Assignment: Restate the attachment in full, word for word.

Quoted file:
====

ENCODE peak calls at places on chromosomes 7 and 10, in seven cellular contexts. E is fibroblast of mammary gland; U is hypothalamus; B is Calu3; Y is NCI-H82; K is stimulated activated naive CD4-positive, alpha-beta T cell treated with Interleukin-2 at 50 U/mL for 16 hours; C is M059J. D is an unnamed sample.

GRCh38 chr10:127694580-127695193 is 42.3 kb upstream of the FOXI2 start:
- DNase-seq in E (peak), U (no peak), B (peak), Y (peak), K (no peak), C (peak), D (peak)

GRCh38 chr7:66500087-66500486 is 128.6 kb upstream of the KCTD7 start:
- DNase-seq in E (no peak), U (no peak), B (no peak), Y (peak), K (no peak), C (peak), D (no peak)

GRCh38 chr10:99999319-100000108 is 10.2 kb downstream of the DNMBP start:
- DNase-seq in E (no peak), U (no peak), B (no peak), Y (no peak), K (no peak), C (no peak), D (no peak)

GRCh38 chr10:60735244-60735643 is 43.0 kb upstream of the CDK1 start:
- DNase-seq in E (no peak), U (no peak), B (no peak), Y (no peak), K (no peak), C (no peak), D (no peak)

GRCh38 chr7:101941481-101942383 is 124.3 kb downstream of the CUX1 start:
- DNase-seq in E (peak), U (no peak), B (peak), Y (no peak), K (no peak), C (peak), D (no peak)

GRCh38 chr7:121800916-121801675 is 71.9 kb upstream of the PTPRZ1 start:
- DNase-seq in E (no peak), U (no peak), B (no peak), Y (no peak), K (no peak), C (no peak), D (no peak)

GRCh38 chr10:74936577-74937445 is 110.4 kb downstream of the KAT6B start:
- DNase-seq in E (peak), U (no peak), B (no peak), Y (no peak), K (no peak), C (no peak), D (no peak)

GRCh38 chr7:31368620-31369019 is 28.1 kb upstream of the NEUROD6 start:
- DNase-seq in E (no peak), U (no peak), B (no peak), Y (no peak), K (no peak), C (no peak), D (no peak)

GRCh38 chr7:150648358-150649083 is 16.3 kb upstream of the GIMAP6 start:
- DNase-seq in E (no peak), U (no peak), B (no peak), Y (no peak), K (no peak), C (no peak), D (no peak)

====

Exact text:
ENCODE peak calls at places on chromosomes 7 and 10, in seven cellular contexts. E is fibroblast of mammary gland; U is hypothalamus; B is Calu3; Y is NCI-H82; K is stimulated activated naive CD4-positive, alpha-beta T cell treated with Interleukin-2 at 50 U/mL for 16 hours; C is M059J. D is an unnamed sample.

GRCh38 chr10:127694580-127695193 is 42.3 kb upstream of the FOXI2 start:
- DNase-seq in E (peak), U (no peak), B (peak), Y (peak), K (no peak), C (peak), D (peak)

GRCh38 chr7:66500087-66500486 is 128.6 kb upstream of the KCTD7 start:
- DNase-seq in E (no peak), U (no peak), B (no peak), Y (peak), K (no peak), C (peak), D (no peak)

GRCh38 chr10:99999319-100000108 is 10.2 kb downstream of the DNMBP start:
- DNase-seq in E (no peak), U (no peak), B (no peak), Y (no peak), K (no peak), C (no peak), D (no peak)

GRCh38 chr10:60735244-60735643 is 43.0 kb upstream of the CDK1 start:
- DNase-seq in E (no peak), U (no peak), B (no peak), Y (no peak), K (no peak), C (no peak), D (no peak)

GRCh38 chr7:101941481-101942383 is 124.3 kb downstream of the CUX1 start:
- DNase-seq in E (peak), U (no peak), B (peak), Y (no peak), K (no peak), C (peak), D (no peak)

GRCh38 chr7:121800916-121801675 is 71.9 kb upstream of the PTPRZ1 start:
- DNase-seq in E (no peak), U (no peak), B (no peak), Y (no peak), K (no peak), C (no peak), D (no peak)

GRCh38 chr10:74936577-74937445 is 110.4 kb downstream of the KAT6B start:
- DNase-seq in E (peak), U (no peak), B (no peak), Y (no peak), K (no peak), C (no peak), D (no peak)

GRCh38 chr7:31368620-31369019 is 28.1 kb upstream of the NEUROD6 start:
- DNase-seq in E (no peak), U (no peak), B (no peak), Y (no peak), K (no peak), C (no peak), D (no peak)

GRCh38 chr7:150648358-150649083 is 16.3 kb upstream of the GIMAP6 start:
- DNase-seq in E (no peak), U (no peak), B (no peak), Y (no peak), K (no peak), C (no peak), D (no peak)